The Language of Golf – When tournaments became a product

Ivan Morris

Rory McIlroy and Tiger Woods at the 2023 Genesis Invitational (Photo by Harry How/Getty Images)

Ivan Morris

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During The Players Championship at Sawgrass, the PGA Tour’s Chief Operating Officer, Jay Monahan, held a rare press conference. One of the quotes that made its way into the mainstream caught my attention:

“We’ve looked at all possible competitive models, and it was evident and perhaps obvious that whatever we do differently, we must showcase our top performers competing against one another more often. We know that designated events can resonate both with core and casual fans, evidenced by the metrics of the WM Phoenix Open and the Genesis Invitational last month. But designated events can’t stand on their own. You need strong, compelling full-field events to provide consistency and keep the PGA Tour top of mind week-in and week-out with storylines and breakout stars.”

I understand that Rory McIlroy, who is a Director of the Players Advisory Committee to Mr. Monahan, was ‘imprisoned’ in a meeting for 7-hours during the Arnold Palmer Tournament at Bay Hill. No wonder he wasn’t at his best – getting off to a bad start and finishing weakly. Listening to Mr. Monahan’s gobbledegook would stunt anybody’s focus and concentration.

Henry Longhurst wrote that golf is the Esperanto of sport. All over the world golfers talk the same language and endure the same frustrations, discover the same infallible secrets, and share the same illusory joys. Not anymore in more exclusive committee rooms because I am sure similar ‘show off’ language is used at USGA and R&A HQs and will be to the fore at Augusta National Golf Club during The Masters Tournament when all the game’s major controlling bodies get together for various summits.

Increasingly, these get togethers view golf as a product. Marketing “products” it seems requires an elevated, opaque and mysterious vocabulary that ordinary people, including golfers, have trouble understanding. A tournament is no longer a tournament – it’s a product for on-site spectators and the television viewers seeking “entertainment.”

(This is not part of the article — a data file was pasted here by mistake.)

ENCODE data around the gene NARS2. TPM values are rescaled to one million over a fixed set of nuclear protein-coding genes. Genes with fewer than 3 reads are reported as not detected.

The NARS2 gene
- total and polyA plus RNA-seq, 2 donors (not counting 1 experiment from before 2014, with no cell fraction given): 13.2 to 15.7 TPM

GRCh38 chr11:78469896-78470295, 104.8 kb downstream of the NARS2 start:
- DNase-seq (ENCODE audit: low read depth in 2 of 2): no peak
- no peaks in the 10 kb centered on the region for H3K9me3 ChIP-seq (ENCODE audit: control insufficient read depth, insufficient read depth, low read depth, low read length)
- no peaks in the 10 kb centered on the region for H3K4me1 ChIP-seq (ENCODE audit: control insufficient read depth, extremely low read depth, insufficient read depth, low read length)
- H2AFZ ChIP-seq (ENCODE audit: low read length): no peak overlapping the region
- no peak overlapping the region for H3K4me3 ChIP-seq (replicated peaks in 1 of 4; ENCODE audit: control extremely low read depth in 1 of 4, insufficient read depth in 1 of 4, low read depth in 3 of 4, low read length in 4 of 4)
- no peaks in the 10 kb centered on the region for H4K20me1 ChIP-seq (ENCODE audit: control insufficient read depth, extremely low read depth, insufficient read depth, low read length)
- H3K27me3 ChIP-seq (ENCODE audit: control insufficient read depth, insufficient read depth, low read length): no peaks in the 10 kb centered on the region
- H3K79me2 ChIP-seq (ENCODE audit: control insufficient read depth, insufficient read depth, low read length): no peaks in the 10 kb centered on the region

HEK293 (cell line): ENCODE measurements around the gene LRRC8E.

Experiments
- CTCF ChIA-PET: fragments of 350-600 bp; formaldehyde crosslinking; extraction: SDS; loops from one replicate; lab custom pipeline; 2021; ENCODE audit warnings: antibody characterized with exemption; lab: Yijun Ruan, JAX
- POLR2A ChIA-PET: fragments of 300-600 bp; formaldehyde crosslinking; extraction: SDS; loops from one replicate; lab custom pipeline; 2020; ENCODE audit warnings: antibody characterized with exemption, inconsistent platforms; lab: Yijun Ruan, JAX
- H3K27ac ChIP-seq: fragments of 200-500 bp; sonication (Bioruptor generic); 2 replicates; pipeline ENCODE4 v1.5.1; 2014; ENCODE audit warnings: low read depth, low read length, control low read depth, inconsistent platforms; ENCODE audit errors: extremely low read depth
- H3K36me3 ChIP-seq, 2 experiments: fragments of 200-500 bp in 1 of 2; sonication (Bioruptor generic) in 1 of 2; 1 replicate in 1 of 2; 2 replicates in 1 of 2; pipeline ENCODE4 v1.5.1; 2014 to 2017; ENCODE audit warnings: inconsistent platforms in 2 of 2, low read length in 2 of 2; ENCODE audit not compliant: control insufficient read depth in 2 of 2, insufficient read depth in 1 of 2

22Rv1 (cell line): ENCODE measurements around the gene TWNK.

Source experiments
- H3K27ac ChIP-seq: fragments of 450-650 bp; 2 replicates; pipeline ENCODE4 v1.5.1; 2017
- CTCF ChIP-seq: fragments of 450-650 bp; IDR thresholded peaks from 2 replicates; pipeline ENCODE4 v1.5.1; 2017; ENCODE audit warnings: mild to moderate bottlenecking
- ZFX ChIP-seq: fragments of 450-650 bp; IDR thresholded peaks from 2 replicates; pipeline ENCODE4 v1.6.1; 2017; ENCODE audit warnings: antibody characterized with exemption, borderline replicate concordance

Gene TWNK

On the PGA Tour there is an incentive scheme called the Player Impact Program (PIP) won by Tiger Woods on each of the two years of its existence, while hardly playing any golf at all. The PIP is now going to be reduced having, it is thought achieved its goal of ‘seeing off’ LIV Golf.

A pool of $40 million in 2021, went to $100 million in 2022 and was shared amongst the PGA Tour’s biggest stars without any of them hitting a ball to earn it. It’s meritocracy Monahan-style. PIP is $50 million this year. Woods won the $8-million first prize in 2021 and $15 million last year. Next year, 2024, it may disappear as it was nothing short of bare-faced bribery to keep Tiger and his pals from jumping ship to join the lucrative, upstart, new pro tour, LIV Golf, an unruly disruptor that had barged its way into the committee room.

LIV, whether Jay Monahan accepts it or not, is dominating the conversation at THE PLAYERS CHAMPIONSHIP and, will be doing so even more at THE MASTERS, because it is quite conceivable that a LIV player could contend or even win the green jacket.